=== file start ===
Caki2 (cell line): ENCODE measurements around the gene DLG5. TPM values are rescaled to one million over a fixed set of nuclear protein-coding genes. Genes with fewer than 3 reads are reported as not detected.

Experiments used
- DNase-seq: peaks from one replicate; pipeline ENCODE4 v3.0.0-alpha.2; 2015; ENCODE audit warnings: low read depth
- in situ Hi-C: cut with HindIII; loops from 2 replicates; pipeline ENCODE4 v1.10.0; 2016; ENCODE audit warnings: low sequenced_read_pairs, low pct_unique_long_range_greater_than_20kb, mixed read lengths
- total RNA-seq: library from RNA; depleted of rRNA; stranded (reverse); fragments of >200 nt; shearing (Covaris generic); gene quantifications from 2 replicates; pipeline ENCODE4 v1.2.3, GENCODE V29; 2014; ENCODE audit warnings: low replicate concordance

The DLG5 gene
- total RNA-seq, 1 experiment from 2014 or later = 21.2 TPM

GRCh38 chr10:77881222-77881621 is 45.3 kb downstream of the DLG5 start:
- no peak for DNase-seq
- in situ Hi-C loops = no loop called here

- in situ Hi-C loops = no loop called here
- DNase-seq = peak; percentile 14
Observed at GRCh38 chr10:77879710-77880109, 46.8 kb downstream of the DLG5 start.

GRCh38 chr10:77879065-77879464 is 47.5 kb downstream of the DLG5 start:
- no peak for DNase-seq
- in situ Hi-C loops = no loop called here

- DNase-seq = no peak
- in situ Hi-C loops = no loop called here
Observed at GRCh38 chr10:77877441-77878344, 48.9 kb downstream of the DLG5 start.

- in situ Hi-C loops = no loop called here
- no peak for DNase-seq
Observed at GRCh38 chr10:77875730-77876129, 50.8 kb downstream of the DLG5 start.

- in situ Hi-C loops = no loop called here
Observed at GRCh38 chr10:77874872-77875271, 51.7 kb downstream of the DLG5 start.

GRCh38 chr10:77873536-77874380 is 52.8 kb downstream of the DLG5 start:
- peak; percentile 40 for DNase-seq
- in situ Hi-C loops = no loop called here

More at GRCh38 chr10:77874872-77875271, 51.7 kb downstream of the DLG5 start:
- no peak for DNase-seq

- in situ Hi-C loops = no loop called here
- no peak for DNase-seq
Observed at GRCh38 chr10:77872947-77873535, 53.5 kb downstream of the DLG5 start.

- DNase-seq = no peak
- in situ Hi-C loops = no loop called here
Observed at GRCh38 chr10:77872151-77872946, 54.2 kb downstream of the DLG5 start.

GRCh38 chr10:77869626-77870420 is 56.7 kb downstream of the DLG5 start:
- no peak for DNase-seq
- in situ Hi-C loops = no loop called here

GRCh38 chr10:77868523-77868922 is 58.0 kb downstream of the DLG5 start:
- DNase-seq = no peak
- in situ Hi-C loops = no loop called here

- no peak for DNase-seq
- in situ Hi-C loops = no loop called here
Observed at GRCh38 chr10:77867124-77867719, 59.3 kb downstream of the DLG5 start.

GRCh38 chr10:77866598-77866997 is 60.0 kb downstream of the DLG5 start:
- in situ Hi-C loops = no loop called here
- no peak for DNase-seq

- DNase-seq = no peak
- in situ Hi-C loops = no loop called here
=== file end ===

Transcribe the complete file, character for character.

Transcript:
Caki2 (cell line): ENCODE measurements around the gene DLG5. TPM values are rescaled to one million over a fixed set of nuclear protein-coding genes. Genes with fewer than 3 reads are reported as not detected.

Experiments used
- DNase-seq: peaks from one replicate; pipeline ENCODE4 v3.0.0-alpha.2; 2015; ENCODE audit warnings: low read depth
- in situ Hi-C: cut with HindIII; loops from 2 replicates; pipeline ENCODE4 v1.10.0; 2016; ENCODE audit warnings: low sequenced_read_pairs, low pct_unique_long_range_greater_than_20kb, mixed read lengths
- total RNA-seq: library from RNA; depleted of rRNA; stranded (reverse); fragments of >200 nt; shearing (Covaris generic); gene quantifications from 2 replicates; pipeline ENCODE4 v1.2.3, GENCODE V29; 2014; ENCODE audit warnings: low replicate concordance

The DLG5 gene
- total RNA-seq, 1 experiment from 2014 or later = 21.2 TPM

GRCh38 chr10:77881222-77881621 is 45.3 kb downstream of the DLG5 start:
- no peak for DNase-seq
- in situ Hi-C loops = no loop called here

- in situ Hi-C loops = no loop called here
- DNase-seq = peak; percentile 14
Observed at GRCh38 chr10:77879710-77880109, 46.8 kb downstream of the DLG5 start.

GRCh38 chr10:77879065-77879464 is 47.5 kb downstream of the DLG5 start:
- no peak for DNase-seq
- in situ Hi-C loops = no loop called here

- DNase-seq = no peak
- in situ Hi-C loops = no loop called here
Observed at GRCh38 chr10:77877441-77878344, 48.9 kb downstream of the DLG5 start.

- in situ Hi-C loops = no loop called here
- no peak for DNase-seq
Observed at GRCh38 chr10:77875730-77876129, 50.8 kb downstream of the DLG5 start.

- in situ Hi-C loops = no loop called here
Observed at GRCh38 chr10:77874872-77875271, 51.7 kb downstream of the DLG5 start.

GRCh38 chr10:77873536-77874380 is 52.8 kb downstream of the DLG5 start:
- peak; percentile 40 for DNase-seq
- in situ Hi-C loops = no loop called here

More at GRCh38 chr10:77874872-77875271, 51.7 kb downstream of the DLG5 start:
- no peak for DNase-seq

- in situ Hi-C loops = no loop called here
- no peak for DNase-seq
Observed at GRCh38 chr10:77872947-77873535, 53.5 kb downstream of the DLG5 start.

- DNase-seq = no peak
- in situ Hi-C loops = no loop called here
Observed at GRCh38 chr10:77872151-77872946, 54.2 kb downstream of the DLG5 start.

GRCh38 chr10:77869626-77870420 is 56.7 kb downstream of the DLG5 start:
- no peak for DNase-seq
- in situ Hi-C loops = no loop called here

GRCh38 chr10:77868523-77868922 is 58.0 kb downstream of the DLG5 start:
- DNase-seq = no peak
- in situ Hi-C loops = no loop called here

- no peak for DNase-seq
- in situ Hi-C loops = no loop called here
Observed at GRCh38 chr10:77867124-77867719, 59.3 kb downstream of the DLG5 start.

GRCh38 chr10:77866598-77866997 is 60.0 kb downstream of the DLG5 start:
- in situ Hi-C loops = no loop called here
- no peak for DNase-seq

- DNase-seq = no peak
- in situ Hi-C loops = no loop called here